Problem Set 1 Labor Markets: Supply, Demand and Equilibrium Labor Supply 1. Consider a worker who earns $10 per hour. There are 168 hours in a week. Suppose that wages go up and this worker reduces labor supply. a. Illustrate (using a graph) the income effect and the substitution effect. b. In this case, is the elasticity of labor supply positive or negative? Explain.
2. Now suppose that after the wage increase, labor supply increases. a. Illustrate (using a graph) the income effect and the substitution effect. b. In this case, is the elasticity of labor supply positive or negative? Explain. 3. Linda’s hourly wage if she chooses to work is $5 per hour and she can work up to168 hours in a week. Her utility function is UL = ln (C) + ln (L) where C is consumption and L is leisure. a. First, draw Linda’s budget constraint in consumption-leisure space (leisure on the x axis) in the absence of a welfare program. Without any welfare, how many hours per week will Linda choose to work? How much income will she have? b. The government decides to set up a welfare program for all citizens. The program guarantees $150/week to everyone. The takeback rate on the program is 100 percent. Now draw Linda’s new budget constraint. How many hours does Linda choose to supply now? Over what range of hours should we never expect to see Linda working? How many hours must Linda work to be off of the welfare program? c. Now the government reduces the takeback rate from 100 percent to 60 percent. Draw Linda’s new budget constraint and determine how many hours Linda chooses to work now. Are there any ranges in which we should not expect to see Linda working at all? In reducing the takeback rate, how does the government affect the work incentives of different types of people? For example, people who chose to work zero hours per week when the takeback rate was 100 percent and people who chose to stay off of the program when the takeback rate was 100 percent. 4. Cindy’s indifference curves in leisure-consumption space (leisure on the x axis) are steeper than Mindy’s. True or False: Cindy must be offered higher wages than Mindy to work the same amount of hours?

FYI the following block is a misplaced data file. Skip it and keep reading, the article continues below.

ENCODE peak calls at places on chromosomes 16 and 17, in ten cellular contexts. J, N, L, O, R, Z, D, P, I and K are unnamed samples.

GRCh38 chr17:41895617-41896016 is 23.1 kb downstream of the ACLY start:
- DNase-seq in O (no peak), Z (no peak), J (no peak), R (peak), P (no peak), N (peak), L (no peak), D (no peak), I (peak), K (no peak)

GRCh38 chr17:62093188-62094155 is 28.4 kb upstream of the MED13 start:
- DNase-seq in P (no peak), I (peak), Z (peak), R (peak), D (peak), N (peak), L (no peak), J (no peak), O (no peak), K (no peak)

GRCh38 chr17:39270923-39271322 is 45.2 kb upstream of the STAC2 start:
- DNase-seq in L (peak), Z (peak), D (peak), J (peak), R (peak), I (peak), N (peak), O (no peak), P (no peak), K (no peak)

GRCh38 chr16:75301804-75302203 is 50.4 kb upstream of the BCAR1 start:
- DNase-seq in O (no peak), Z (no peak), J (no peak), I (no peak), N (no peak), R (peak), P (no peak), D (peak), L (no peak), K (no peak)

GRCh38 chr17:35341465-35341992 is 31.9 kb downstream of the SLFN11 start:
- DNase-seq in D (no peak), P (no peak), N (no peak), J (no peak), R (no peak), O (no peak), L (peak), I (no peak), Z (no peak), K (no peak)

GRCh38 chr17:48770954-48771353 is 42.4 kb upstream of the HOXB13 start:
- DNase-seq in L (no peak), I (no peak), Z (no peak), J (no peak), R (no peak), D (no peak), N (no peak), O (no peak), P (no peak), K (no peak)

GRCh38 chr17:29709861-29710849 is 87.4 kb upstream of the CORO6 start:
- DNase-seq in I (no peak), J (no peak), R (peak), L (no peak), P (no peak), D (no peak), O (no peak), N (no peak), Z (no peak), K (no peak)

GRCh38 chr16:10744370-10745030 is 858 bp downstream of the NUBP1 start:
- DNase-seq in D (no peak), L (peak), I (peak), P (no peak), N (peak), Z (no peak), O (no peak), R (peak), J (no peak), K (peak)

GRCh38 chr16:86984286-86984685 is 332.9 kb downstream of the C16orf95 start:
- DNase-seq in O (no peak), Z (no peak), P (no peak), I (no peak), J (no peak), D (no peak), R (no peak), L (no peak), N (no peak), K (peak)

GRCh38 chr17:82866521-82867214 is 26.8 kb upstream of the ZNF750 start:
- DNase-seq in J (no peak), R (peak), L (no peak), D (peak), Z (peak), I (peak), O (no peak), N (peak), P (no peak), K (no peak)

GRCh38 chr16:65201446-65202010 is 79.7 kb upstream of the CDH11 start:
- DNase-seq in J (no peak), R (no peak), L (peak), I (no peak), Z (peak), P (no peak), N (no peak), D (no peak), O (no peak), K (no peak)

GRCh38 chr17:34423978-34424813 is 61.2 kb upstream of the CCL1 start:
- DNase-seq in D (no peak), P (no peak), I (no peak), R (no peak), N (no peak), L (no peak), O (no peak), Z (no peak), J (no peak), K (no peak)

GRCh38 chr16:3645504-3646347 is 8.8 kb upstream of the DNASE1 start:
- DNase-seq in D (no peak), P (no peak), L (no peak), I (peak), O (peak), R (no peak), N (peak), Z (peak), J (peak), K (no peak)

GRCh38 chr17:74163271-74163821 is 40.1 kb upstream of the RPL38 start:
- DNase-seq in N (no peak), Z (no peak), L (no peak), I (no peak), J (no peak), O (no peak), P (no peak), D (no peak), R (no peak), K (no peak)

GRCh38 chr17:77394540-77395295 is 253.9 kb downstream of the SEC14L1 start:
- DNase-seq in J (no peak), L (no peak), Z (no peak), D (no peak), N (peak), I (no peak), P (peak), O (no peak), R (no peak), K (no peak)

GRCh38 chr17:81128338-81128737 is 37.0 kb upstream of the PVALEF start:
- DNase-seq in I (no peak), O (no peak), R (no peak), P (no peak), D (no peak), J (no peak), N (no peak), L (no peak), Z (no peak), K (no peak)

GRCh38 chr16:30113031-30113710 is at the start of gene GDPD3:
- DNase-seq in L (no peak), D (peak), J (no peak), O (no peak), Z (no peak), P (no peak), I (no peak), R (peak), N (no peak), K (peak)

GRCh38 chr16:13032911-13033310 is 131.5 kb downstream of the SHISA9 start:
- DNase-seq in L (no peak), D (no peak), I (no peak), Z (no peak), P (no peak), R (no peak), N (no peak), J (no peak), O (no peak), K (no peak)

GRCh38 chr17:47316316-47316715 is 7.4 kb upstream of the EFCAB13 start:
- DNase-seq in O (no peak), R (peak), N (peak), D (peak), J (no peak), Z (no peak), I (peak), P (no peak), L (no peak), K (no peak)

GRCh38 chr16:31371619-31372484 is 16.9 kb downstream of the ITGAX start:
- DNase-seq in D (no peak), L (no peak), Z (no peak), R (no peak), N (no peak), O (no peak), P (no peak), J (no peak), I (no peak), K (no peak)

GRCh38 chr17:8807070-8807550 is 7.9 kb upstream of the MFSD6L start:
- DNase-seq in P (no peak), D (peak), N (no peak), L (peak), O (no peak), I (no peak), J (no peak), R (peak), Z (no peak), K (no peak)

5. The government of a small country, Fairland, has decided to set up a program that mimics the EITC in the United States. The program will offer an initial wage subsidy of 30 percent and a takeback rate of 15 percent. The wage subsidy will apply to workers earning $100 or less per week. Once workers start earning over $300 per hour, the government will phase out the tax benefit until workers have fully paid off the subsidy. Workers in Fairland all earn $10 per hour and there are 168 hours in a week. Draw a carefully labeled budget constraint for workers in Fairland. In which directions do the income and substitution effects work on the different portions of the EITC budget constraint?
6. Illustrate graphically the effect of an increase in wages on retirement age. Assume that all workers know that they will live to be 80 years old and that they can retire as early as age 60.
7. Illustrate graphically the effect of an increase in pension benefits on retirement age. Assume that all workers know that they will live to be 80 years old and that they can retire as early as age 60. 8. What happens to the reservation wage if non-labor income increases, and why? 9. Why did the labor force participation rate of women increase so much in the past century? 10. What happens to a worker’s desired hours of work if employers pay an overtime premium equal to 1.5 times wages for any hours in excess of 40? Assume the worker is currently working 40 hours per week. 11. The utility function of a worker is represented by U(C,L) = C*L so that the marginal utility of leisure is C and the marginal utility of consumption is L. Suppose this person currently has a weekly income of $600 and chooses to enjoy 70 hours of leisure per week. How many additional dollars of income would it take to entice this worker to work 10 more hours? 12. Among single, college-educated women aged 22-25 years old, average annual hours worked is 2,160 and the average wage is $22.50. If the average wage increases to $25 per hour, average annual hours worked increases to 2,340. What is the elasticity of labor supply for this group of workers? 13. Consider two workers with identical preferences, Phil and Bill. Both workers have the same life-cycle wage path – in other words, they face the same wage at every age and they know what their future wages will be. Leisure and consumption are both normal goods.
a. Compare the life-cycle path of hours of work for the two workers if Bill receives a one-time unexpected inheritance at age 35. b. Compare the life-cycle path of hours of work for the two workers if Bill had always known he would receive the inheritance. 14. Under current law most social-security recipients do not pay federal or state income taxes on their social-security benefits. Suppose the government proposes to tax these benefits at the same rate as other types of income. What is the impact of the proposed tax on the optimal retirement age? 15. A worker plans to retire at age 65, at which time he will start collecting his retirement benefits. There is a sudden change in inflation forecasting: inflation is now predicted to be higher than had been expected. Put differently, the average price level of market goods and wages is now expected to increase. What effect does this announcement have on the worker’s preferred retirement age: a. If retirement benefits are fully adjusted for inflation? b. If retirement benefits are not fully adjusted for inflation?
Labor Demand 1.
Suppose that elasticity of substitution between workers and capital is very high in the production of insulin, and the price of machines suddenly goes up. a.
What will happen to the demand for labor in the insulin industry? Keep in mind that the demand for insulin is highly inelastic. Be sure to discuss both the substitution and the scale effect. In this case, are capital and labor gross complements or gross substitutes?